ASPs represent an increasingly important part of the commercial robotics market, as the dividends of improved mobility-related technologies proliferates. They are in a particularly strong position because they sit at the intersection of hardware development, software, and implementation. They are thus better attuned to the specific expertise of robotics design and development and have experience in integrating robots into workspaces. In many cases they will work with system integrators and distributors to expand their operations and are thus closer to the traditional robotics industry than cloud service providers and software platforms.

Among the most well-known of these companies, Brain Corp, has rolled out 2,000 autonomous vehicles and has extended its operations from America to the Netherlands with the recent opening of a distribution center. A Swiss provider, BlueBotics, has deployed over 1,500 robots, while legacy industrial giant Kollmorgen provides varying degrees of navigation for different Automated Guided Vehicles (AGVs) and standard vehicles. They have a partnership with Italian robotics behemoth Comau and have deployed some 15,000 systems worldwide. As a legacy company, Kollmorgen does not provide an enormous analytics or software product line.

A new generation of companies is taking advantage of this space and trying to be even more flexible than the current leaders. Stocked Robotics, for example, is offering to retrofit vehicles in a short space of time and for a limited price and are contemplating making the hardware free and relying on revenue from their analytics and value-added services instead. Currently, Stocked is defining its value as superior to other ASPs in that they can offer a simple retrofit to a wide range of electric forklifts without significant design or engineering work. Arguing that the average robotic forklift costs upward of US$150,000–US$175,000 per unit, Stocked offers to automate any vehicle for US$50,000 with its Sierra autonomy platform.

Fully Integrated versus Commercial Off-the-Shelf


Scenarios for the future of robotics have increasingly been described through the metaphor of smartphones. The analogy is tempting, given the differing philosophies of the two primary Operating System (OS) providers for the mobile space—Apple iOS and Google Android.

Apple represents the far end of the closed proprietary system. They do not have open-source offerings and specifically tailor their OS to their own hardware. As a result, their potential for short-term improvements and continual crowd-sourced updates is limited, but this is offset by improvements in performance through optimization.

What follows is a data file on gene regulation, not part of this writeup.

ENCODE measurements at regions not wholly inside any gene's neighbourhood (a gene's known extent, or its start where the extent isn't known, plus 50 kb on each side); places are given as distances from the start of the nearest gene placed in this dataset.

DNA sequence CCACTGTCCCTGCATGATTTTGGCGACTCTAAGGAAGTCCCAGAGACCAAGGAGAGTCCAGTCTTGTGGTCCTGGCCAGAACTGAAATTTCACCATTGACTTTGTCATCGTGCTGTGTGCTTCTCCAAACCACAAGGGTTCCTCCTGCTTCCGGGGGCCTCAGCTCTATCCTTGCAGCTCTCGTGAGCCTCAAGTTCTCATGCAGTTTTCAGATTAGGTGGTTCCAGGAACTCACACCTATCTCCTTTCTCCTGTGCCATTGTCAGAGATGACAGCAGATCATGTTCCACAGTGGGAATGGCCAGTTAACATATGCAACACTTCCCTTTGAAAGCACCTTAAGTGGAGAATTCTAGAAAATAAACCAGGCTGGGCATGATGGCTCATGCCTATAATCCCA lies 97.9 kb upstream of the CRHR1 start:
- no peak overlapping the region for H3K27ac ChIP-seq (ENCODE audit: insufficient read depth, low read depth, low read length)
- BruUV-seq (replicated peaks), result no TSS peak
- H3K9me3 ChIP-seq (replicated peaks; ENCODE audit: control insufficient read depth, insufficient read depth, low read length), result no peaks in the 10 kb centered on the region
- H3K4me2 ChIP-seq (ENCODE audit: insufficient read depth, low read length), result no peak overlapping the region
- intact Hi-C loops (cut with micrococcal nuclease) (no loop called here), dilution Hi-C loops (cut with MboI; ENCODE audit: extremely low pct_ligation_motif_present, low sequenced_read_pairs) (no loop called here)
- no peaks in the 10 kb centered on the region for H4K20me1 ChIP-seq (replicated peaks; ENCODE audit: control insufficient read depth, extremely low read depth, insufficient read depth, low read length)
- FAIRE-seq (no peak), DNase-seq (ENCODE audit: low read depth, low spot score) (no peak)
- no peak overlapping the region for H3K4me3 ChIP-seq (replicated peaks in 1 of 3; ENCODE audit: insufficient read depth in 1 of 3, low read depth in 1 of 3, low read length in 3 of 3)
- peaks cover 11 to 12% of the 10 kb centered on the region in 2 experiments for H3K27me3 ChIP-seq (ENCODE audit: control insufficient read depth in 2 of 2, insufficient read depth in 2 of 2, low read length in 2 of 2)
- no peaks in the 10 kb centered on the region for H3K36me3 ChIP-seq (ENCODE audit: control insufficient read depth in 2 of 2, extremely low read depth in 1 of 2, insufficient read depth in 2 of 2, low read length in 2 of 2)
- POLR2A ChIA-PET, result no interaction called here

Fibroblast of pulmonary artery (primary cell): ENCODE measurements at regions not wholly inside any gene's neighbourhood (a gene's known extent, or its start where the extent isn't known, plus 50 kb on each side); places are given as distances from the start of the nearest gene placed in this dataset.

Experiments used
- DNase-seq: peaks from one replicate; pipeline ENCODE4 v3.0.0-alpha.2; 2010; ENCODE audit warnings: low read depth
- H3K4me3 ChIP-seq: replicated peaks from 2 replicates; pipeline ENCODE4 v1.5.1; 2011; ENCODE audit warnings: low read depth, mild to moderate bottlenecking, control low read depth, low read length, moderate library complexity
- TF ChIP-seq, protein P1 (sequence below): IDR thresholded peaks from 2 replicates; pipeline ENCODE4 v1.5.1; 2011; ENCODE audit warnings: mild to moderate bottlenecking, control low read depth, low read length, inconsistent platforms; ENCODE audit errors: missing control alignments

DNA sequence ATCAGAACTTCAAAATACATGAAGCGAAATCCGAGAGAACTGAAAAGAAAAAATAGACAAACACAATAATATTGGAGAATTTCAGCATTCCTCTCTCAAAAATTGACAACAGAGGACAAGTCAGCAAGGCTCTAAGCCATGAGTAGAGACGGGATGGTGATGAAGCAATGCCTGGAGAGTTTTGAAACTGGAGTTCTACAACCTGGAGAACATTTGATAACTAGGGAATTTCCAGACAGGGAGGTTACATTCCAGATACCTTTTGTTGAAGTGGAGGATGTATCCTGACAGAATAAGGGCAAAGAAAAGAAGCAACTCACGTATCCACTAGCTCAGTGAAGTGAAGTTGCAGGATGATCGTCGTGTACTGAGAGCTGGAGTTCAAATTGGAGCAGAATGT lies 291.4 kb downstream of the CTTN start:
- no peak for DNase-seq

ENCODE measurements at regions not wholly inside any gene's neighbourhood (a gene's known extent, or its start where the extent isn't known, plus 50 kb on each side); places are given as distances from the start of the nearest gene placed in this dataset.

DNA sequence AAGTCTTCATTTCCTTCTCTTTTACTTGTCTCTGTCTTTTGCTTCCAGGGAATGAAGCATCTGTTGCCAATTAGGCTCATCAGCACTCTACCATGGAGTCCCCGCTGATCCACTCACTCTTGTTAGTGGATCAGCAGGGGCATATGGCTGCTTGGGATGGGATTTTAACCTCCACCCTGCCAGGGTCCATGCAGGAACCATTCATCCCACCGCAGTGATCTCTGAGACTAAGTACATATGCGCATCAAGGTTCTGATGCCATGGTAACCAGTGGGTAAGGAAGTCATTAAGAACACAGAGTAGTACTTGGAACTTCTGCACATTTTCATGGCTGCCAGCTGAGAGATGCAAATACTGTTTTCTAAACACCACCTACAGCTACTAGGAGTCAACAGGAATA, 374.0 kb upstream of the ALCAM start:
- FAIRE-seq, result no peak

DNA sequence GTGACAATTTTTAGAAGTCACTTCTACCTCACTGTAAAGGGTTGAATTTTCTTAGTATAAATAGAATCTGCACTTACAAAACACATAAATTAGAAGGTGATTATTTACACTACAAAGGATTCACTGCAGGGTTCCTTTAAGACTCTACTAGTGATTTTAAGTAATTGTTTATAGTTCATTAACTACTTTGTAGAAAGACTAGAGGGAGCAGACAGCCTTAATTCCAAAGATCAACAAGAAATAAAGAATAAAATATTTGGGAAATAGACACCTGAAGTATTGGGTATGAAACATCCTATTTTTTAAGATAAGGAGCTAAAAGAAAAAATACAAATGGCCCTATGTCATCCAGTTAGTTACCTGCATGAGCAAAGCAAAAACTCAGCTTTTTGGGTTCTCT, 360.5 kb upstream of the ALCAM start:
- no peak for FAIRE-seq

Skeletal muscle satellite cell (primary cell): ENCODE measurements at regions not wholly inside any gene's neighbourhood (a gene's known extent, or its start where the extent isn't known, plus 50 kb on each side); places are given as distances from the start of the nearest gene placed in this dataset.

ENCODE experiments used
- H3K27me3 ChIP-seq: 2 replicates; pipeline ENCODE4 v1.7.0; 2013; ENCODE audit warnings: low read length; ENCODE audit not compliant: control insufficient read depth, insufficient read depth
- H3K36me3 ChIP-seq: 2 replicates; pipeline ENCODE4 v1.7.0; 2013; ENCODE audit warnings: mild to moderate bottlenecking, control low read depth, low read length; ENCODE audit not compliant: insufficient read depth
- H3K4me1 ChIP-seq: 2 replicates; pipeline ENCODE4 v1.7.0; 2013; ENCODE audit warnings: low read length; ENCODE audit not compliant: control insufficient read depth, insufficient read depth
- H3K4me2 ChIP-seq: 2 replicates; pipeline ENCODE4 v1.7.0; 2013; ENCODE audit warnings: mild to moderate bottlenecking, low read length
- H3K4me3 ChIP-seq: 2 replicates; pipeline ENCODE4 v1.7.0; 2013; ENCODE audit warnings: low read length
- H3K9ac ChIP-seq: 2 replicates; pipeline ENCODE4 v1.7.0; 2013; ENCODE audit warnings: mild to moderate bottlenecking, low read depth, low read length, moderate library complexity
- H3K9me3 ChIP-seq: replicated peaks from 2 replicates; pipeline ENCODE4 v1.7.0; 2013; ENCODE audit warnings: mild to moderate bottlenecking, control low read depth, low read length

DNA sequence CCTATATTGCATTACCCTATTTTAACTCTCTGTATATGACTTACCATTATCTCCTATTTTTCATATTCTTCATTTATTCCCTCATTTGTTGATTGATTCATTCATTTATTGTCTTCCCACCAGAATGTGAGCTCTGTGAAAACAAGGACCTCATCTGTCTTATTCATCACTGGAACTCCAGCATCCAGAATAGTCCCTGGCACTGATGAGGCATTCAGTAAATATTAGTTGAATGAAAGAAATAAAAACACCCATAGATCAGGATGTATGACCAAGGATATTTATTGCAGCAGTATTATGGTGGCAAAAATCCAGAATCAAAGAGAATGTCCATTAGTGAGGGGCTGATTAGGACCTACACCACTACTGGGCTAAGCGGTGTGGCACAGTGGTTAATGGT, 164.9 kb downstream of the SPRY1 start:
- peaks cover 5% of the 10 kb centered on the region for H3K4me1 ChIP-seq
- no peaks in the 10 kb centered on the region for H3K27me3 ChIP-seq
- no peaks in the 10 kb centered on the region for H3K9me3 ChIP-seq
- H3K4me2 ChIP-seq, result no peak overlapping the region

On the other side is Google Android, which relies heavily on Linux Kernel. With certain licensing caveats, it is open to a wide range of hardware vendors and therefore has the benefits associated with a more permissive and license-based system. While the core OS for Android is free for all phone manufacturers to deploy, they have to enter a licensing agreement with Google to have access to Google services, such as Google Maps and other applications.

Budding ASPs are definitely trying to follow the route showcased by Android, where a Linux-based system may have some open-source features but where the most valuable offerings, like path-planning, navigation and apps are commercially. The shipments for Android-enabled phones from Samsung, LG, Google, and Huawei exceed Apple’s shipments by an enormous order of magnitude (see Figure 1).

(AOSP refers to Android Open Source Project)

  Smartphone OS by Percentage (%)  

Given that robots are ultimately commercial systems and not general purpose tools like smartphones, it is not possible to run exactly the same business model. Robots are filled with high-end sensors and will always represent extremely complex systems in comparison to an average smartphone. In fact, they are increasingly expected to perform complex tasks in groups, making scaling them significantly more challenging than smartphones. Simply developing a strong technology stack and licensing it across different robotics developers is only part of the challenge. Deployment, maintenance, and monitoring are huge strains on the ASP, and given the desire of many new end users to shift to subscriptions, the capital cost for all this responsibility falls on them.